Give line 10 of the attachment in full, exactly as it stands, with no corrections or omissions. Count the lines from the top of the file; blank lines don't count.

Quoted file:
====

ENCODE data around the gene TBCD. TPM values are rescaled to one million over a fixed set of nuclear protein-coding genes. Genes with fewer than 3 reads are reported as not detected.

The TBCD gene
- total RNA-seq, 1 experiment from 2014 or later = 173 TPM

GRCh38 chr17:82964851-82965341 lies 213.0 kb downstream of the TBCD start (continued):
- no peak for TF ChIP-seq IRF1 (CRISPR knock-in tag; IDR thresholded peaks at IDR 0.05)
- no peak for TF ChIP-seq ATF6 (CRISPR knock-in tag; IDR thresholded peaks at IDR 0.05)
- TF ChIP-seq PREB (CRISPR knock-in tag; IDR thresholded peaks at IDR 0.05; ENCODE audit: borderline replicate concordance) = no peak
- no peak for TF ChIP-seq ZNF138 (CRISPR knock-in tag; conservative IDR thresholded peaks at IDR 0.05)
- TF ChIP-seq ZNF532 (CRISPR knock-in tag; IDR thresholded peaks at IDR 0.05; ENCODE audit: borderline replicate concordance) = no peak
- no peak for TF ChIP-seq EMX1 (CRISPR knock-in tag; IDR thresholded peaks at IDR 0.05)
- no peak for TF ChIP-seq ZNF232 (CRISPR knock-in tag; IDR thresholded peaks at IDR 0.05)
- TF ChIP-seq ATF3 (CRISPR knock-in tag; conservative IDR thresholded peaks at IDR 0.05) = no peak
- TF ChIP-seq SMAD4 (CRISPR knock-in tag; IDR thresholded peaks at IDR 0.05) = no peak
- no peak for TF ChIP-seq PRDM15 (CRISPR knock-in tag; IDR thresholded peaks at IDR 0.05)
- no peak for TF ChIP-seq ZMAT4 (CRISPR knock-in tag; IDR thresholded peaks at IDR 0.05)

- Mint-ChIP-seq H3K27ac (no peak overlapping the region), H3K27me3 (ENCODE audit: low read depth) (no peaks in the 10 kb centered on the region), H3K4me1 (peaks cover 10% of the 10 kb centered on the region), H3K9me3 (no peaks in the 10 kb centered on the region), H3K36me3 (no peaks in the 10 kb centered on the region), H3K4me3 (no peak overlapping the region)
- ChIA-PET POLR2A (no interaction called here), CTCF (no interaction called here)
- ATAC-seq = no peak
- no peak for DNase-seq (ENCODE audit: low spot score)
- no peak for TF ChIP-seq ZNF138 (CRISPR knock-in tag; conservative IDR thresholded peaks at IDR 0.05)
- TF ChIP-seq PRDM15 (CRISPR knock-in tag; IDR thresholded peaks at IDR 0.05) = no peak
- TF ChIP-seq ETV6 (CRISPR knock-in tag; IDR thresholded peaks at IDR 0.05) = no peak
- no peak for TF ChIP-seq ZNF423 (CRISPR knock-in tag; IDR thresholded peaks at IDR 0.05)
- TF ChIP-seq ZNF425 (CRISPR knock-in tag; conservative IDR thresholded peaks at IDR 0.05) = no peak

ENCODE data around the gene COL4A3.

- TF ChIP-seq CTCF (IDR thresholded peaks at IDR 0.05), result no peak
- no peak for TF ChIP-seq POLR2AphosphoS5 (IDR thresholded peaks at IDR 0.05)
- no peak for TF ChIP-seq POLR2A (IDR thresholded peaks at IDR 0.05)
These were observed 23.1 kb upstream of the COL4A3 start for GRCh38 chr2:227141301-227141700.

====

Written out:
- no peak for TF ChIP-seq EMX1 (CRISPR knock-in tag; IDR thresholded peaks at IDR 0.05)